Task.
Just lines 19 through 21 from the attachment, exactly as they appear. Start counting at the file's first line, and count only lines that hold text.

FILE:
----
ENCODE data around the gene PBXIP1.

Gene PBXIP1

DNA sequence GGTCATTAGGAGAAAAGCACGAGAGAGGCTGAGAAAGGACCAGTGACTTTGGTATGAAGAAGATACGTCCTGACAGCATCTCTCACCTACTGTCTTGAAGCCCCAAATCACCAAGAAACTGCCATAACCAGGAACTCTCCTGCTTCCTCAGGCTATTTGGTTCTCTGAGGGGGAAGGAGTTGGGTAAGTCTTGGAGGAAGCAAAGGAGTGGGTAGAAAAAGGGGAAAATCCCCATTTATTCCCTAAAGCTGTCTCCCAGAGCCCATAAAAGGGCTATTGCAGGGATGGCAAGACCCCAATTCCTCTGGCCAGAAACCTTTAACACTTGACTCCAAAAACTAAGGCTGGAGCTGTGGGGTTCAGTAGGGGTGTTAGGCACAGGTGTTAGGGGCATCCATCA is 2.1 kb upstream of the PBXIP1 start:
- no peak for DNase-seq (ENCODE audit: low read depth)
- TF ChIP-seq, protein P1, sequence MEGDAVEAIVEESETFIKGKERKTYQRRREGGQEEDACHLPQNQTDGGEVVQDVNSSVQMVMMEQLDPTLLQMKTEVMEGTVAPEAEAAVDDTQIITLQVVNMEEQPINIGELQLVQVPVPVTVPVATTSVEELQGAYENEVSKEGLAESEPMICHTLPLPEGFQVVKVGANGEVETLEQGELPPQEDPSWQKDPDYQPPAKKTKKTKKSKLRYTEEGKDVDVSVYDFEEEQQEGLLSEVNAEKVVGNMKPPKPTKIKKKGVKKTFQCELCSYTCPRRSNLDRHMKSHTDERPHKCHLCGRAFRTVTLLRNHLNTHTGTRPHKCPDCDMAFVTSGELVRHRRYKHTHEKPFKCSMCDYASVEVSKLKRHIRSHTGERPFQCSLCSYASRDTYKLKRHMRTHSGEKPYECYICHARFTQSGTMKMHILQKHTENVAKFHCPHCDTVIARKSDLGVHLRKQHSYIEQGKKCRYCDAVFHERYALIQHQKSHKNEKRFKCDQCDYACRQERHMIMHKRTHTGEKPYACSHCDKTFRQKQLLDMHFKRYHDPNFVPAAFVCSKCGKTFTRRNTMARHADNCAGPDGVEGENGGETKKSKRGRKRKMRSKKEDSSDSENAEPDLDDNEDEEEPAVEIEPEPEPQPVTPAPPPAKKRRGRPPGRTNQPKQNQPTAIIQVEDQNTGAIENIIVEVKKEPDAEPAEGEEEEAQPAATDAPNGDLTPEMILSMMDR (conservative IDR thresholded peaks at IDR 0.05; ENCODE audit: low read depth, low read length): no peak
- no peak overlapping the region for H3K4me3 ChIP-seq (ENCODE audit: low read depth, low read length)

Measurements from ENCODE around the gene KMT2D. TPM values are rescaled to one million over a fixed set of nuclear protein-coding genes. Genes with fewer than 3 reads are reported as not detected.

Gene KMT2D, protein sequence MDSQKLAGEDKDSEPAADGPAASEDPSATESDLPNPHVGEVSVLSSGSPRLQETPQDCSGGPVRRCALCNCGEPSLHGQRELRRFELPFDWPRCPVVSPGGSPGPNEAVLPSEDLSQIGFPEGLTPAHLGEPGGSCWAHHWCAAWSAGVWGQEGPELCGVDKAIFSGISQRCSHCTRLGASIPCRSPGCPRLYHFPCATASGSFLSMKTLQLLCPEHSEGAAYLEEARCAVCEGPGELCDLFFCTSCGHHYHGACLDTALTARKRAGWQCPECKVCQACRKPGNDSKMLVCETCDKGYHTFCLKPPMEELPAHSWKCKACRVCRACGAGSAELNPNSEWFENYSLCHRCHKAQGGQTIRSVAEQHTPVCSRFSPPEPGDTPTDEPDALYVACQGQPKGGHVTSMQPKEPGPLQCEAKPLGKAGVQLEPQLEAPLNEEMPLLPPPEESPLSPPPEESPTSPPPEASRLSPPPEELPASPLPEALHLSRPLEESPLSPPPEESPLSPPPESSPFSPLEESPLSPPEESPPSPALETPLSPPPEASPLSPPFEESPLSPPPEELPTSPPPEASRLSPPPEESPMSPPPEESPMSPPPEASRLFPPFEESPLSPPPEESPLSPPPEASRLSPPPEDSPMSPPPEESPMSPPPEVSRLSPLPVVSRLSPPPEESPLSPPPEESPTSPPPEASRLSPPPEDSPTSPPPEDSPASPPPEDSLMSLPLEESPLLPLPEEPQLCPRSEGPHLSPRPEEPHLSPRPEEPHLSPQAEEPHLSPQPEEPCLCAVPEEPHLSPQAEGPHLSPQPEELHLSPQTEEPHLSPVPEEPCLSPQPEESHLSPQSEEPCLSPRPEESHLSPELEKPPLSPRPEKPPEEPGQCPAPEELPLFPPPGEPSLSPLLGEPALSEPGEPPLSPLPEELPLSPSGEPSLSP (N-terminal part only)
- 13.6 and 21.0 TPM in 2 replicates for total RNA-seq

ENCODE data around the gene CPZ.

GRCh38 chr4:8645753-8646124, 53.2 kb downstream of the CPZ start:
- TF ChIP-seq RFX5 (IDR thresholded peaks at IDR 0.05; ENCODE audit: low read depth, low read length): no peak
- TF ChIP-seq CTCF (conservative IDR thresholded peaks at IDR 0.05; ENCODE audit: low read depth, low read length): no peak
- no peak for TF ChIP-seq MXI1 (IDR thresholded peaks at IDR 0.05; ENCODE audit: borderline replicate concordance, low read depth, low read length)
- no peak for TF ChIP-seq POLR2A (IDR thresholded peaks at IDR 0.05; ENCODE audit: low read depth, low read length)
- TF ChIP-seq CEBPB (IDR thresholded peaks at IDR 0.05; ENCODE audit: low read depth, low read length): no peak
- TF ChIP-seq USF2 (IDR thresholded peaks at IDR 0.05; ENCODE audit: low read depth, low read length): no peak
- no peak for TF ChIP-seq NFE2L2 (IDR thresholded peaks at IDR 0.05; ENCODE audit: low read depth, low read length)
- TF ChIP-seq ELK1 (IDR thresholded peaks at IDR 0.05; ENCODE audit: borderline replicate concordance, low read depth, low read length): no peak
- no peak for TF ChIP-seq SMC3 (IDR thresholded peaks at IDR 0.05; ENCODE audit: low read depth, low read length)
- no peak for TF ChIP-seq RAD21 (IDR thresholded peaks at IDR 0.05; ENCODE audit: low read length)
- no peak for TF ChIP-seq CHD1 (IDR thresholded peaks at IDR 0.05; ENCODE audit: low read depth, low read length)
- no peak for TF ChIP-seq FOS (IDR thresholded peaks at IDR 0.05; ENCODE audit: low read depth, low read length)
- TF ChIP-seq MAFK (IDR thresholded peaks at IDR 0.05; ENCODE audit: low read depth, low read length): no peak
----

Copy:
- TF ChIP-seq ELK1 (IDR thresholded peaks at IDR 0.05; ENCODE audit: borderline replicate concordance, low read depth, low read length): no peak
- no peak for TF ChIP-seq SMC3 (IDR thresholded peaks at IDR 0.05; ENCODE audit: low read depth, low read length)
- no peak for TF ChIP-seq RAD21 (IDR thresholded peaks at IDR 0.05; ENCODE audit: low read length)